An investment in a fabulous silk scarf can be pricey but if well cared for that scarf can be worn for decades. Vintage Hermes scarves with their hand-rolled and hand-stitched hems and motifs that range from equestrian themes to ancient maps to coats of arms are still must have items for anyone who is fashion-forward.
So whether you buy a new Chanel, Hermes or Valentino or a silk scarf from an open air market in the Far East, it's important to learn how to keep it looking great and feeling silky smooth.
How to Wash a Silk Scarf
You may find a care tag on the scarf that recommends dry cleaning only. While some structured silk clothing should be taken to a professional cleaner to keep it looking its best, most scarves can be washed by hand to restore their classic beauty.
Do not use soap for washing silk because the alkalines will damage the fabric. Use a mild detergent like a wool wash and cool water to hand wash. Do not clean scarves in a washer, even on the gentle cycle, because excessive agitation may damage the fibers.
Fill a sink with cool water and add the detergent, swishing it through the water to evenly distribute the detergent. Add the scarf and gently squeeze the suds around the scarf. Even during hand-washing, avoid excessive rubbing because it can break the fibers and dull the finish. Rinse carefully in water of the same cool temperature, then remove excess moisture by patting the scarf between dry towels.
Do not wring or wrinkle the silk any more than necessary.
If you can see stains like make-up or oil on the scarf, do some pretreating of those areas before hand-washing. Apply a dab of the mild detergent directly to the stained spot. Work it into the fabric with your fingers. Allow the detergent to work for at least fifteen minutes before you continue washing the entire scarf.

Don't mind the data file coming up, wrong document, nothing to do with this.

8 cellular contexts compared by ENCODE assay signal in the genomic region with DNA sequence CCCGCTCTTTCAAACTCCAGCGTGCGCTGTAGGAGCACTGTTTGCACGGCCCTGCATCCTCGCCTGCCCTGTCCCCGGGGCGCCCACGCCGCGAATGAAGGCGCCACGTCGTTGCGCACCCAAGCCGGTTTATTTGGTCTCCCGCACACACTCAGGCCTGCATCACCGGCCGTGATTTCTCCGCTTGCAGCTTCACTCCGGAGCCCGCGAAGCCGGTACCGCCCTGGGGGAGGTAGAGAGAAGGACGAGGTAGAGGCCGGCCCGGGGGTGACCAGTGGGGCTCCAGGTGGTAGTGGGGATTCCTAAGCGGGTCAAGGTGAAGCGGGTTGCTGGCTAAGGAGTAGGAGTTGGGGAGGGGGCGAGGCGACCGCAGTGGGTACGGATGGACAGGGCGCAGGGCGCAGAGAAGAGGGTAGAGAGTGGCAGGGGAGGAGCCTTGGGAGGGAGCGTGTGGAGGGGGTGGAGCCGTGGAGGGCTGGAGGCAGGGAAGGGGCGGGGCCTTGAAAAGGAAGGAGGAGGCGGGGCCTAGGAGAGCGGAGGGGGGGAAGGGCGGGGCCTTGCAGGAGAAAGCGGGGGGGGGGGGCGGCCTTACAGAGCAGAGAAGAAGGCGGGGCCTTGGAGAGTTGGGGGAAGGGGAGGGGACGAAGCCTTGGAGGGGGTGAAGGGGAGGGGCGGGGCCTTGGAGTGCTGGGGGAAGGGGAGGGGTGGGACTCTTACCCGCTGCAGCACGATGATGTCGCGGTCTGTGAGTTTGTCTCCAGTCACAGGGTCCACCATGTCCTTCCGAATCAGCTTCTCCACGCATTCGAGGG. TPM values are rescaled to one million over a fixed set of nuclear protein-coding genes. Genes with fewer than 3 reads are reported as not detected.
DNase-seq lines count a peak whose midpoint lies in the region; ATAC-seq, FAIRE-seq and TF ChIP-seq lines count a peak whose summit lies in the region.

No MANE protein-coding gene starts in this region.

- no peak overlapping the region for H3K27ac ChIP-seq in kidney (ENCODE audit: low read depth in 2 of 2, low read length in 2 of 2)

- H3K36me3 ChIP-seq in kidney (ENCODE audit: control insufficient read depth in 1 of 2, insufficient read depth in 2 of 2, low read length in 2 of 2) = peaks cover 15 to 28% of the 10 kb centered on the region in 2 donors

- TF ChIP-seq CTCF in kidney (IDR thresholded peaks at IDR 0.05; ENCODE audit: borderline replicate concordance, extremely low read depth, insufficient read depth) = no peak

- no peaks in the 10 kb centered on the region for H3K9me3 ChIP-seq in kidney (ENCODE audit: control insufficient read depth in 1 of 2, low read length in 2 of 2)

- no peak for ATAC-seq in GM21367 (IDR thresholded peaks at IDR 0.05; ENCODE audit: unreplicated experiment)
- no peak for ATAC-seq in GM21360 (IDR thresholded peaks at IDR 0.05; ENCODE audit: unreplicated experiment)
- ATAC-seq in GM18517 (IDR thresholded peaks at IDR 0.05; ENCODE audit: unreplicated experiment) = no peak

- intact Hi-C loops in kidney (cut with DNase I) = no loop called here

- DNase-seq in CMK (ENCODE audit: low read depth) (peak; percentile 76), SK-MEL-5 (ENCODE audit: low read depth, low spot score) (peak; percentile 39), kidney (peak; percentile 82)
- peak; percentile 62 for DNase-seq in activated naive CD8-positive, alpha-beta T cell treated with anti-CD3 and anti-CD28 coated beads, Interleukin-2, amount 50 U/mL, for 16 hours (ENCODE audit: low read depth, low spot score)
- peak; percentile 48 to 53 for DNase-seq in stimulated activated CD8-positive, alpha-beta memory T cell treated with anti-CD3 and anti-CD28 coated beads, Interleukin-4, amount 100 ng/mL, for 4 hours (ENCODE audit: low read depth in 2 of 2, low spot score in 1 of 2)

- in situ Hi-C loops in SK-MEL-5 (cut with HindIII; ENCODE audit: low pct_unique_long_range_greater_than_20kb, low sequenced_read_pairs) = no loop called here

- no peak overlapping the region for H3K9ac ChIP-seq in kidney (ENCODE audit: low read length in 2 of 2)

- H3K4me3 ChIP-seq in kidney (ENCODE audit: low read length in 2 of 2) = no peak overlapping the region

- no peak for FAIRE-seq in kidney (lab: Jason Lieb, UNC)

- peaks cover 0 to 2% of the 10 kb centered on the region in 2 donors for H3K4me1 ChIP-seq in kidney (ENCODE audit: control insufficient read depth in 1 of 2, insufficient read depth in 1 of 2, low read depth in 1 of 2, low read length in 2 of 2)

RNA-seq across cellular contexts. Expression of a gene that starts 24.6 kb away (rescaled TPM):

If you have a white scarf that needs to be whitened or brightened, mix a solution of oxygen-based bleach (OxiClean, Clorox 2, Country Save Bleach, or Purex 2 Color Safe Bleach are brand names) and cool water. Follow the package directions as to how much product per gallon of water. Completely submerge the scarf and allow it to soak for at least eight hours. Check the color. If it is white again, wash as recommended. If it is still yellowed, mix a fresh solution and repeat.
How to Dry a Silk Scarf
After you have removed as much moisture as possible with the towels, the silk should be air dried. NEVER place silk in an automatic dryer even on low heat. Do not hang silks in the sun which can cause fading or place them near any source of heat, but do dry them as quickly as possible. Rapid drying in front of an electric fan prevents formation of watermarks and helps retain the glossy finish.
Oops, I Made a Mistake and Now my Scarf is Dull. Can I Save my Silk Scarf?
If you have mishandled washable silk, it can lose its sheen and become dull. You can restore some of the shine by following these steps. The fabric will improve but will never be quite the same.
In a large sink or bucket, add one-fourth cup of white distilled vinegar to each gallon of lukewarm water.
Mix well. Completely submerge the scarf and swish around to completely soak the dress. Remove from the vinegar water and rinse several times in clean water. Do not wring!
Spread the scarf on a heavy clean white towel and roll up to absorb the water. Repeat with clean towels until most of the water is absorbed. Hang to air dry using a plastic hanger - no wood that can stain. Do not hang over direct heat or in the sun.
How to Iron a Silk Scarf
Silk should be damp when pressed. Use a warm - never hot - iron and press on the wrong side using a piece of clean white cloth between the silk and the iron.
Tips to Keep your Silk Scarf at its Best
- Apply make-up, lotions and perfumes and allow them to dry completely before you put on your scarf.
- Always store your scarf in a dry place. Be sure the scarf is completely clean and use lavender to repel clothes eating insects which can attack the natural fiber silk.
- Use non-acid tissue paper to soften the folds of a scarf and prevent severe creases which can break fibers.